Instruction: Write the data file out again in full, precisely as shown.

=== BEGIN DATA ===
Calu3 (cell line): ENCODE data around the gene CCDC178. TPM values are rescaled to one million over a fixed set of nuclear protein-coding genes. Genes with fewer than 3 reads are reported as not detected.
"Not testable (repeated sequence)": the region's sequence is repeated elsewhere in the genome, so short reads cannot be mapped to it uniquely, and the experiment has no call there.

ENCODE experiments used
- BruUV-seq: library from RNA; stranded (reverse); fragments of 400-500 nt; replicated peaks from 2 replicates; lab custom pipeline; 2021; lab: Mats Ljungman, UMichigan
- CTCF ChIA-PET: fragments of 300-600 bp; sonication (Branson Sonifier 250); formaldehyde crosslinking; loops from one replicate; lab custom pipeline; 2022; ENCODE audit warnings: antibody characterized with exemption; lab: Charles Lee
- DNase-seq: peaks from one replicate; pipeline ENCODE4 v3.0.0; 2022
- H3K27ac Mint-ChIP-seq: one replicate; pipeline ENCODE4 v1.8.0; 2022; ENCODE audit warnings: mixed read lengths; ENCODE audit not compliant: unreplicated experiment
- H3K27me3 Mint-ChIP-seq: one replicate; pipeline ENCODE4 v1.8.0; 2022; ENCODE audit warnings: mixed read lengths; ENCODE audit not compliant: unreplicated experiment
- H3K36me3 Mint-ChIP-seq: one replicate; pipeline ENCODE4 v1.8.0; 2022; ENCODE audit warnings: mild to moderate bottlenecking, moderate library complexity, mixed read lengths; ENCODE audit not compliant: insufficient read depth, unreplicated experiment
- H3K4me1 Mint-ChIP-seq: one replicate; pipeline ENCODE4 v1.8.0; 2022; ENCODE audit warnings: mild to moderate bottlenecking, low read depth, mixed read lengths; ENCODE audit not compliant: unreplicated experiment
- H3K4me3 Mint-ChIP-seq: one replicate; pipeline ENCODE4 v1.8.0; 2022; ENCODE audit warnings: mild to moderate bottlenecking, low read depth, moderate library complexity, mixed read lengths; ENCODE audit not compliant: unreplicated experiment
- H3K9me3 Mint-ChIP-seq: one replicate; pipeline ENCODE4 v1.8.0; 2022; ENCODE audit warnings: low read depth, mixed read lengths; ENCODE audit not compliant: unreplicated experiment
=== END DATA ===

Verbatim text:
Calu3 (cell line): ENCODE data around the gene CCDC178. TPM values are rescaled to one million over a fixed set of nuclear protein-coding genes. Genes with fewer than 3 reads are reported as not detected.
"Not testable (repeated sequence)": the region's sequence is repeated elsewhere in the genome, so short reads cannot be mapped to it uniquely, and the experiment has no call there.

ENCODE experiments used
- BruUV-seq: library from RNA; stranded (reverse); fragments of 400-500 nt; replicated peaks from 2 replicates; lab custom pipeline; 2021; lab: Mats Ljungman, UMichigan
- CTCF ChIA-PET: fragments of 300-600 bp; sonication (Branson Sonifier 250); formaldehyde crosslinking; loops from one replicate; lab custom pipeline; 2022; ENCODE audit warnings: antibody characterized with exemption; lab: Charles Lee
- DNase-seq: peaks from one replicate; pipeline ENCODE4 v3.0.0; 2022
- H3K27ac Mint-ChIP-seq: one replicate; pipeline ENCODE4 v1.8.0; 2022; ENCODE audit warnings: mixed read lengths; ENCODE audit not compliant: unreplicated experiment
- H3K27me3 Mint-ChIP-seq: one replicate; pipeline ENCODE4 v1.8.0; 2022; ENCODE audit warnings: mixed read lengths; ENCODE audit not compliant: unreplicated experiment
- H3K36me3 Mint-ChIP-seq: one replicate; pipeline ENCODE4 v1.8.0; 2022; ENCODE audit warnings: mild to moderate bottlenecking, moderate library complexity, mixed read lengths; ENCODE audit not compliant: insufficient read depth, unreplicated experiment
- H3K4me1 Mint-ChIP-seq: one replicate; pipeline ENCODE4 v1.8.0; 2022; ENCODE audit warnings: mild to moderate bottlenecking, low read depth, mixed read lengths; ENCODE audit not compliant: unreplicated experiment
- H3K4me3 Mint-ChIP-seq: one replicate; pipeline ENCODE4 v1.8.0; 2022; ENCODE audit warnings: mild to moderate bottlenecking, low read depth, moderate library complexity, mixed read lengths; ENCODE audit not compliant: unreplicated experiment
- H3K9me3 Mint-ChIP-seq: one replicate; pipeline ENCODE4 v1.8.0; 2022; ENCODE audit warnings: low read depth, mixed read lengths; ENCODE audit not compliant: unreplicated experiment